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Russell Smith

Fondness for big novels shows how little publishing has changed in 50 years Add to ...

If you are writing a novel this month, you should be halfway through it by now. You should have 25,000 words. The goal is to get 50,000 down, between Nov. 1 and Nov. 30. This is the challenge set for National Novel Writing Month, a U.S.-led fad that is open to anyone from around the world who wants to participate.

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The initiative is often shortened to NaNoWriMo. It originated in San Francisco in 1999; now millions participate every year. You do it by registering online at the beginning of the month, submitting a title and a synopsis, you submit the whole thing for a word count at the end. Any genre is permitted. Obviously cheating is possible (no one would know if you were to cut and paste previously written stuff, for instance), but the whole thing is meant to be a stimulus to writers who have problems producing, so it is done in an earnest and eager spirit. No prizes are awarded. The prize for completing the challenge is to have a finished novel in your hands, something most people never attain.

It’s a great idea and has led to many published books. Interestingly, almost all of the successful ones belong to a categorizable genre of some kind: fantasy and sci-fi are particularly big, and many of these are for children or bear the disingenuous label “Young Adult.” (In many cases this tag is another way of saying sentimental romance with teen characters.) Among published novels that arose from NaNoWriMo are: The Night Circus, by Erin Morgenstern, an impossibly twee fable about a magical circus, and The Forest of Hands and Teeth, by Carrie Ryan, a postapocalyptic zombie YA. Both of these were New York Times bestsellers.

The preponderance of magic and teen romance in this output tells us nothing except perhaps that more young than old people participate in this event, probably because in order to write an average of 1,667 words a day for 30 days you can’t also do anything stupid like a job. (I suspect that a good many NaNoWriMo products are sponsored by that giant and unrecognized funding agency, Parents of America.)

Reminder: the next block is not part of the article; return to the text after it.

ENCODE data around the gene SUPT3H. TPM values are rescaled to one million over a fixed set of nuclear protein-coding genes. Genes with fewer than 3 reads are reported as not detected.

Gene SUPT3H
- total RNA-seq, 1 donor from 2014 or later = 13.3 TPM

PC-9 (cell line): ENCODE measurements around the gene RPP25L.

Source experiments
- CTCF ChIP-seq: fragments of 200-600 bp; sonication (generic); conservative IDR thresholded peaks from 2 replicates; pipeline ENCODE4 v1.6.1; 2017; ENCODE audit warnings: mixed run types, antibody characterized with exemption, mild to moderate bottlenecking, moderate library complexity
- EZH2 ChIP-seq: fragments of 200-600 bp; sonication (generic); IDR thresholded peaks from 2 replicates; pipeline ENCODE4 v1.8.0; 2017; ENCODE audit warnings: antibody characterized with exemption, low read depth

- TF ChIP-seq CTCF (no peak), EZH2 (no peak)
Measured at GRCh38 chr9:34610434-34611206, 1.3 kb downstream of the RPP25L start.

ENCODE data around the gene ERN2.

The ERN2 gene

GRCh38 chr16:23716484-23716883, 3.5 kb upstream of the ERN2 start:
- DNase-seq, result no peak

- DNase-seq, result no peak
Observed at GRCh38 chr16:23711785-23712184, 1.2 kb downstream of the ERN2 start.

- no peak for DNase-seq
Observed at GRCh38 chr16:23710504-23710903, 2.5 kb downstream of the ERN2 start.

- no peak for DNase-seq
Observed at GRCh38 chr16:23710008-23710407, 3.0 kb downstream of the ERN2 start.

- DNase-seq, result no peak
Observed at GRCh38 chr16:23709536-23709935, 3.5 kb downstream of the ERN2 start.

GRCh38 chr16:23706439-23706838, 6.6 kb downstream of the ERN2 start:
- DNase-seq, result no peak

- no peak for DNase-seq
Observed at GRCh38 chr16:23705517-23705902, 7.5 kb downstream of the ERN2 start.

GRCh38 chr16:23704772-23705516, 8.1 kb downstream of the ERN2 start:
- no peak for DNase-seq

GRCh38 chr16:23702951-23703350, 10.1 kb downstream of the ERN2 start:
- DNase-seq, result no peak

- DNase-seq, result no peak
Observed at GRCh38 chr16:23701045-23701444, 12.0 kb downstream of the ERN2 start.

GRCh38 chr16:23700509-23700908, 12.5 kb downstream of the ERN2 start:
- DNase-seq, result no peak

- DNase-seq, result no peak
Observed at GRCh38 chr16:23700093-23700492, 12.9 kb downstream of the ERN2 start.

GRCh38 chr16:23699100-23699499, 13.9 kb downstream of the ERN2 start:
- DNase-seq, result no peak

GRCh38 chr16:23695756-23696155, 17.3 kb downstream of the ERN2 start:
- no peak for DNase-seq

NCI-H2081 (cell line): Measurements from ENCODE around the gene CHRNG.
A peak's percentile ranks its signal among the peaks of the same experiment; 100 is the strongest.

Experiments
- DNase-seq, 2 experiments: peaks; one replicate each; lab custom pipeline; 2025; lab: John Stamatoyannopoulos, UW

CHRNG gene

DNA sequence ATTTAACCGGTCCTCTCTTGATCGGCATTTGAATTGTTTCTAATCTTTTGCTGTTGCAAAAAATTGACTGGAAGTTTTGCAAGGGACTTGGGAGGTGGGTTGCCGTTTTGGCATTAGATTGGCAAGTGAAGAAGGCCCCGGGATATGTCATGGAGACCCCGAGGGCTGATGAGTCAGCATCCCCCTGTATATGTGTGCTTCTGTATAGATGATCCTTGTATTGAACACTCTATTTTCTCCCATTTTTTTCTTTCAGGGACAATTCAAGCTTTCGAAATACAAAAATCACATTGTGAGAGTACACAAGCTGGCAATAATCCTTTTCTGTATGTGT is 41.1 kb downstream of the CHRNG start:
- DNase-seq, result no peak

Fifty-thousand words is actually quite short for a novel – it’s about the length of The Great Gatsby. Some would call that a novella, but the labels don’t matter. The odd thing is, despite the apparent ascendancy of teenage tastes in the culture at large, short novels are not terribly popular with publishers at the moment. Evidence: Dave Eggers book The Circle is 490 pages. The Luminaries, non-Canadian Eleanor Catton’s Governor-General’s and Man-Booker-winning novel, is 832. Donna Tartt’s new book The Goldfinch is 771. The three volumes of the Fifty Shades trilogy total 1,664 pages. European sensation Karl Ove Knausgaard can’t describe his breakfast in fewer than 50 pages, and he has a lot of breakfasts.

And in news that has depressed writers across Canada, a 34-year-old in the United States has just earned almost $2-million (U.S.) in advances for his first novel – that’s right, first novel – called City On Fire. It is 900 pages long.

I’m fascinated by this story. It tells us a lot about the state of literary fiction. Publishers lament that their margins are razor-thin and literary fiction doesn’t sell and the days of big advances are long gone. But guess what? They’re rolling in cash. They’re splashing it about like it’s 1989. What recession? What Twitter? What video games? They are longing, desperately longing, not just for the next sado-eccliasto-vampire pulp, but for a certain kind of old-fashioned sociopolitical Big Novel. And betting on it.

This sounds like precisely the kind of book that has been deemed embarrassing and irrelevant by a number of intellectuals recently. City On Fire, by Garth Risk Hallberg, is about New York in the 1970s, and is being praised by its publisher, and by the movie producer who immediately bought the rights, for having a large scope, for being ambitious and political – in other words, for being a realist social novel, something that attempts to paint a portrait of a society in a place and time. The kind of novel that is now dead, that can’t compete with fractured and fast-paced digital reality, that presumes an author as a plausible commentator on complicated news topics.

What to make of these apparently conflicting trends? Short escapist fantasies for teenagers on one hand, 19th-century-style tomes about social class and the human condition on the other. Well, they are not so different: Both are bad news for the vast cohort of creative writing students in MFAs across North America who are now finishing their entirely plausible, small-scale, personal stories in a compressed style. Imagination in subject matter and a wide social sweep are being rewarded by publishers and readers. Verisimilitude and formal innovation are not. Nothing is new here; nothing – no matter what machines we use to write on or what clouds we exchange our words in – has changed in 50 years. People want the same things from novels that they always have.

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